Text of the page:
We’re living it up in the Bahamas on vacation right now! I’m taking a break from the waves, sun, and sand to provide the regular monthly financial/life update. At this point we are half way through our one month stay. Although there isn’t much to do here beyond swim in the ocean, play in the pool, and walk along the canals and marshland, we’re having a good time. We brought lots of books and the wifi and air conditioning are top notch!
Did our finances have a nice month too? In June, we did well from a cash flow perspective with income from investments and the blog exceeding our expenditures. Income was $8,867 while expenses were only $3,554. The stock market wasn’t very kind to us in June, so our net worth dropped by $16,000 to $2,038,000. There’s still enough money in the investment accounts to keep me smiling in the Bahamas!
The final stop on our nine week, fourteen city summer vacation across Europe brought us to Amsterdam, Netherlands for a quick three day stay before flying back to North Carolina (and home!).
While in Amsterdam we explored canals and rivers, centuries old streets and buildings, and some more modern spaces like the iconic OBA Amsterdam Public Library.
Read on to find out how we wrapped up nine weeks in Europe!
“I never want to quit working because I’ll be socially isolated and I won’t be able to make new friends.” Is this a legitimate concern or one of the worst objections to early retirement?
There is reason in worrying about loneliness in retirement but it’s not a good reason to work forever, especially if you don’t like your job! Getting out of a stressful work situation will make you a nicer, better person and therefore more likable and friendly.
If work is your only source of friends and social interaction, then perhaps it’s time to broaden your social network and look for friendship in other places.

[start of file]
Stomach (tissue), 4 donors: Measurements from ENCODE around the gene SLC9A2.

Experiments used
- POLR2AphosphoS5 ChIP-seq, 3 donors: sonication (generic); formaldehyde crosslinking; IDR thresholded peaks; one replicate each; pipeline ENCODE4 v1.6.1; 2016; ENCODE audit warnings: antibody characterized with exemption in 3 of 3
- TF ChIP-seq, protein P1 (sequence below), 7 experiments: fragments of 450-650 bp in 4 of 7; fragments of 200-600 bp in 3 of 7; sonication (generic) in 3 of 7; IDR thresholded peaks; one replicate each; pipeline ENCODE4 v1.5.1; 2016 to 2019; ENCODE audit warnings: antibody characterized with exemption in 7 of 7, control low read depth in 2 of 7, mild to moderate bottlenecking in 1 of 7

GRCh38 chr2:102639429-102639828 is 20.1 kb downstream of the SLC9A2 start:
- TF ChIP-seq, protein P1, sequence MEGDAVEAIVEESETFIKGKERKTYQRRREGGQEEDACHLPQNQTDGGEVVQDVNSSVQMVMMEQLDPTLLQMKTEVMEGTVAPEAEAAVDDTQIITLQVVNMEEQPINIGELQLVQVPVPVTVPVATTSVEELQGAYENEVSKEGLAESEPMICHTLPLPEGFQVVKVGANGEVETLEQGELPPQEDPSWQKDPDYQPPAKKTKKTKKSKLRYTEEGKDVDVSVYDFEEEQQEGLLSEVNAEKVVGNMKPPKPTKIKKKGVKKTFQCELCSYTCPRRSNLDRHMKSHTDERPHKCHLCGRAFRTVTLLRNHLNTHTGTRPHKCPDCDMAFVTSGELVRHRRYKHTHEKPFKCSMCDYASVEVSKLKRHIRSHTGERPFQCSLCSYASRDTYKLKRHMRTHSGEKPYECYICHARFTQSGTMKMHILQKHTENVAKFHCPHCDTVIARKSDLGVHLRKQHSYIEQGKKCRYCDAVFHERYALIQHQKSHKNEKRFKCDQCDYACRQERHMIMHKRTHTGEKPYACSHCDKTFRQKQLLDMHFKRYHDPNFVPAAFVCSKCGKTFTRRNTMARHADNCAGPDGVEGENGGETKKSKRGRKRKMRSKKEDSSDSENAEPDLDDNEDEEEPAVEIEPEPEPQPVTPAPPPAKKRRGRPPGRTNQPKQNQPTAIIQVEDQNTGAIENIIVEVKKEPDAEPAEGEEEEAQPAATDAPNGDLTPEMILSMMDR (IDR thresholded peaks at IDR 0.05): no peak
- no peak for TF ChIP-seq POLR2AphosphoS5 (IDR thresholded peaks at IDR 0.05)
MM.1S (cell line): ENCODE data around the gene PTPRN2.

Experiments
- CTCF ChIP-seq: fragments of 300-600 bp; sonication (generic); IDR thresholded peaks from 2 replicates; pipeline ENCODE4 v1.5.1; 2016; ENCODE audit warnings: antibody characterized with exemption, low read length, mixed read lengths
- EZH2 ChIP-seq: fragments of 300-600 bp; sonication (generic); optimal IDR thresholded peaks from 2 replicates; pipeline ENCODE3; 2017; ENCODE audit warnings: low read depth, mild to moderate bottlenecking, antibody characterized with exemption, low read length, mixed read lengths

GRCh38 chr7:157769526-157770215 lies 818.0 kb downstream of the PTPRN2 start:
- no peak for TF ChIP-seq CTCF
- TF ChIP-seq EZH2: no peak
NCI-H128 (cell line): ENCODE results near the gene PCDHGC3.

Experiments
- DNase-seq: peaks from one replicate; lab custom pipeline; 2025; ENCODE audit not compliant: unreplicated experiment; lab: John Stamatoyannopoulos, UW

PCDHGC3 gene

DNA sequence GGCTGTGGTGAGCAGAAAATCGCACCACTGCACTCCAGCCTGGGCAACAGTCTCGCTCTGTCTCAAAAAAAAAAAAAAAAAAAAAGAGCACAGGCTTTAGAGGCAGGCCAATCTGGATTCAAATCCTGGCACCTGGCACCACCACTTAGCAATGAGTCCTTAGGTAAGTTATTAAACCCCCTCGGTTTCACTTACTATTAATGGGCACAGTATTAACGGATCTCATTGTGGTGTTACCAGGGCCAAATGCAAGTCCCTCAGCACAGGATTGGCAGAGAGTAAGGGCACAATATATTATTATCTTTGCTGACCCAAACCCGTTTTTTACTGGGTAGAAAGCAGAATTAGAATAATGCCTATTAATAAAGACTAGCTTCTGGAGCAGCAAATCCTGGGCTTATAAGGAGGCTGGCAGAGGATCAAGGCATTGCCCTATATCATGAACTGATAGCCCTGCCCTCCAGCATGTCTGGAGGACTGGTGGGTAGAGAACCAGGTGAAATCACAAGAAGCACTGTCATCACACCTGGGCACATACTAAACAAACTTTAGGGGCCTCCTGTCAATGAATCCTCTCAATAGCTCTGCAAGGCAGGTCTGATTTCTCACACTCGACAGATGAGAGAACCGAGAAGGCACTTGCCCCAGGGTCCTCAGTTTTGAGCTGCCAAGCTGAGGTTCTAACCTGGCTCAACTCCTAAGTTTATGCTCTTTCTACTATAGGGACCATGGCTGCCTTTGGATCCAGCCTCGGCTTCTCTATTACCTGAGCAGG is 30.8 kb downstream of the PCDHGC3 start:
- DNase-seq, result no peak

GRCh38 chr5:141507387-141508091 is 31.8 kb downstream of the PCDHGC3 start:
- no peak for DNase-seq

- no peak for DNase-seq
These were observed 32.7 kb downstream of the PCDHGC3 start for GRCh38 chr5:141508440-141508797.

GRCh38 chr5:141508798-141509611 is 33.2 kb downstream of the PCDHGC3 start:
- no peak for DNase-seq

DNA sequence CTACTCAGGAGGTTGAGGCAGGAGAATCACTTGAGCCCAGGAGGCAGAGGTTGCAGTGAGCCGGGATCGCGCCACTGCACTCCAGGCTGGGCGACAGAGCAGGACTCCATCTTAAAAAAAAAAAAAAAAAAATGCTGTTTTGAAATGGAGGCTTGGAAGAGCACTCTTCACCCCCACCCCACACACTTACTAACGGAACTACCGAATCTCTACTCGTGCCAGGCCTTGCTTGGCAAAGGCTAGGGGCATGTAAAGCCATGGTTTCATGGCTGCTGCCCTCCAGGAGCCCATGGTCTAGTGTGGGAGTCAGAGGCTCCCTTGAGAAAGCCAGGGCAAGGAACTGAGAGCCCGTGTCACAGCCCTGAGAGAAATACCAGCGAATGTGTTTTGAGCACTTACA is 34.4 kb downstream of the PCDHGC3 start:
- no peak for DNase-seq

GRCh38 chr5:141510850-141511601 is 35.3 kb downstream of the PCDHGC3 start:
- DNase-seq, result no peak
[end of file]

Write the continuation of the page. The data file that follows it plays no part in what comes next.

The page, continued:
The thirteenth (and next to last) stop on our nine week, fourteen city summer vacation across Europe brought us to Koblenz, Germany. The city of Koblenz sits at the confluence of the Mosel and Rhine River in the western part of Germany.
After spending most of the previous eight weeks of vacation in urban settings, we decided to give rural living a shot for a week. We rented a spacious three bedroom apartment in a country house in the village of Mariaroth about 15 minutes from the center of Koblenz.
While staying near Koblenz, we visited the Eltz Castle, several villages in the Mosel and Rhine river valleys, and toured downtown Koblenz during what turned out to be a rather rainy week for us.
As we near the end of the review of our nine week, fourteen city summer vacation across Europe, our twelfth stop brought us to Berlin, Germany for a week of history, culture, food, and friends.
Berlin was everything I expected and then some. Great summertime weather, nice people, minimal crowds, easy transit, good food, all with low prices (for a major European capital city). I’d certainly rate Berlin a hidden gem on this basis. My naive hypothesis is that Berlin is still a city in transition following World War II devastation and the post-war sundering of Berlin into East and West halves by the former USSR and the western Allies.
The Berlin Wall fell in 1989 and Germany reunited as one country shortly thereafter in 1990. In today’s Berlin there are ample reminders of the turbulent past century in the form of museums, memorials, and preserved segments of the Berlin Wall. Though it’s hard to imagine anything bad actually happened when you’re sitting in a placid city park or strolling down the quiet riverfront. Then you catch a glimpse of pockmarked walls and columns on old buildings and that makes you wonder if those were caused by bullets or an exploding shell that barely missed its mark.